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Posts tagged "The South"


Conceiving Advent Differently

As I stumble through the door of the fourth baby shower or “sprinkle” I have attended in the last two months, wobbling atop a pair of rarely worn pumps, my eyes dart immediately to the buffet. I survey the landscape and breathe a sigh of relief: there are mimosas. And pimento cheese. Praise Jesus. Five […]

Come Down to the Manger and See the Little Stranger

There’s one particularly ‘seasonal’ portion of A Mess of Help, and here it is (minus the copious footnotes). Longtime readers may recognize portions, but this is the published and much-expanded version, which comes in the book’s final chapter, track nine of “Sing Mockingbird Sing: The Alpha and Omega of Annotated Playlists”. Enjoy: I am quite […]

500 Miles from Bir-ming-ham: Umberto Eco and the New South

The New South aesthetic is farcical, but not irredeemably so.

Over pimento cheese fritters with bacon jam at a restaurant in South Georgia, I marveled at waiters in chambray shirts under plaid vests, distressed brick walls, and cocktail names like ‘rockin porch’. How, I wondered, had things down there come to such a pass? My companion, a Virginian who’d gone to a New England college, lightly objected to the rusty scythes and plows adorning the walls – wasn’t this a bit much?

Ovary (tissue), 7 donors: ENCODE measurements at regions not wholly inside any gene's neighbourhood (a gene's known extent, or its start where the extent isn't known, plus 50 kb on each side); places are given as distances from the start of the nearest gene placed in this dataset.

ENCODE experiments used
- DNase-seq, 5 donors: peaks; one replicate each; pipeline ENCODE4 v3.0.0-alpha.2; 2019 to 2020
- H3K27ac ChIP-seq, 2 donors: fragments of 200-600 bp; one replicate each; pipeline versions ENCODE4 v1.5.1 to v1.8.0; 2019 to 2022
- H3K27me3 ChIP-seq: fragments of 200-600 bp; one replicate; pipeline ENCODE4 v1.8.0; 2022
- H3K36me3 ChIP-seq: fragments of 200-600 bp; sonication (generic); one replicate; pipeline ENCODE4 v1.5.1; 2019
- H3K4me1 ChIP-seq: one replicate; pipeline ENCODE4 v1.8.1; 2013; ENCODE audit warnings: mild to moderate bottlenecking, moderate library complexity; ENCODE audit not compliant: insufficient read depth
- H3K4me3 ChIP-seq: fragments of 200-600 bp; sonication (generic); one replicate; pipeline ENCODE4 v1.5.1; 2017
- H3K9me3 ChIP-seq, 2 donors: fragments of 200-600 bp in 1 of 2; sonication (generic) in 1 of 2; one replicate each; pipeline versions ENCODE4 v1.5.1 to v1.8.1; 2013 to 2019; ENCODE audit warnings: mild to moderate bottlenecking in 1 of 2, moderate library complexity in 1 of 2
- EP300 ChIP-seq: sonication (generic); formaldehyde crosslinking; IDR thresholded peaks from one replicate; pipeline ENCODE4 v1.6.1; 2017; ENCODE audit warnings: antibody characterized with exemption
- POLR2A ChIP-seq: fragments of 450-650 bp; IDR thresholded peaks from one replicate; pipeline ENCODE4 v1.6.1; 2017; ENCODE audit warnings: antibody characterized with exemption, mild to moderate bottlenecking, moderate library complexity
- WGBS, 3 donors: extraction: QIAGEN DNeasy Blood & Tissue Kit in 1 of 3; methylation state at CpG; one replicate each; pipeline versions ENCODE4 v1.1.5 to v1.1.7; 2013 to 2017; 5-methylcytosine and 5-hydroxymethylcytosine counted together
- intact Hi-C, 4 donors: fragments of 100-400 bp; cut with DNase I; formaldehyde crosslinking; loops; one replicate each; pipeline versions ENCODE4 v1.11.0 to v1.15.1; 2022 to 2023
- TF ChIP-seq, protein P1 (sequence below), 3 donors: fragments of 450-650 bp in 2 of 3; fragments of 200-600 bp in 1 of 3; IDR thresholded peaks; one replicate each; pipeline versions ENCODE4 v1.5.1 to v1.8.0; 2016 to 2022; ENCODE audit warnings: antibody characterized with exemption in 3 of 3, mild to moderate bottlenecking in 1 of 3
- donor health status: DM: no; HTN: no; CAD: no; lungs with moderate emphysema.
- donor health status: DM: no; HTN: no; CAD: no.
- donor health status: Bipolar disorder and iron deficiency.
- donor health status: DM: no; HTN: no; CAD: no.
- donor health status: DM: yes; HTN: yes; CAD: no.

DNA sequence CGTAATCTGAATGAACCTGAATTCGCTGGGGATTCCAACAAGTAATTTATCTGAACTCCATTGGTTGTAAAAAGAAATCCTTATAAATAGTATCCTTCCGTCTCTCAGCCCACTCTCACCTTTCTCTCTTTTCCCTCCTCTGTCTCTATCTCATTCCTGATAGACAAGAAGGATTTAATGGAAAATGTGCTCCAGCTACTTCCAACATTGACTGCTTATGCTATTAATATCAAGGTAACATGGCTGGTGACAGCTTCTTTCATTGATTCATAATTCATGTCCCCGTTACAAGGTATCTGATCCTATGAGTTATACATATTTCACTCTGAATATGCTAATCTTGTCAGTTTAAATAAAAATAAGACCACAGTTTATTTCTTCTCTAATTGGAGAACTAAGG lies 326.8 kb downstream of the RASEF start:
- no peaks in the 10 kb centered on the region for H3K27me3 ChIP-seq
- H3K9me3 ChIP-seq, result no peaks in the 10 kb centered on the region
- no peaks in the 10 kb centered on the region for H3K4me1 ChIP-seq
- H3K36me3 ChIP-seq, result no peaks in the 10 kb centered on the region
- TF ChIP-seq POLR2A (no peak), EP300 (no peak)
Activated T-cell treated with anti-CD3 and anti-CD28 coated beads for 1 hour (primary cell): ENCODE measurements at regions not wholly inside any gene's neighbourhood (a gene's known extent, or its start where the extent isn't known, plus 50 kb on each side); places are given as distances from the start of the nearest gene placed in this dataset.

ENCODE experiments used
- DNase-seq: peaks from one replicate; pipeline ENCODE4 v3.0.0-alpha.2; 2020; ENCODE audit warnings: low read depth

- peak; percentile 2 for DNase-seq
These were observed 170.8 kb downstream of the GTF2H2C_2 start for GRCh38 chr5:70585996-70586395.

The farm tools were almost a New South parody, the chiks comin’ home to roost. To the Georgian, it seems,…

The Fiddler of Driskill Hill

This comes from Win Bassett.

Louisiana poet David Middleton’s new collection, The Fiddler of Driskill Hill, is out from Louisiana State University Press. A review from The Quarterly Conversation states

Middleton’s sensibility as poet and man is thoroughly Christian, Southern (or rather, Louisianan), and traditional, but he’s no unreconstructed romantic Rebel reliving the Civil War. His manner is meditative and elegiac, not rancorous or redneck. In a rare useful blurb on the back of the book, the North Carolina poet and novelist Fred Chappell describes Middleton’s work as “stately,” a quality more often associated with Milton than any contemporary poet.

item65306“Upon the Publication of a First Book of Poems”
The Burning Fields, LSU Press, 1991
 
To see them here brings humbleness, not pride,
Poems so well printed, jacketed, and then
Braced by comments made by generous men
Whose works my own could never stand beside.
Here also is that absence, black despair,
That stared from blank white spaces at my face
Until the courted muse released her grace
And words flowed into verses like a prayer.
 
Such moments of eternity-in-time
Confirm the Maker in each maker’s rhyme.

Read excerpts from more of Middleton’s poems in the collection here, and purchase his new book from here.

A Prayer for The Drive-By Truckers

Another stellar contribution from Emily Stubbs: In regard to Patterson Hood—front man for the Drive-By Truckers—my friend Graham recently said, “As far as I am concerned, he’s right up there with Rudyard Kipling.” In my humble opinion, and I think it is obvious that at least Graham would agree with me here, Patterson Hood is […]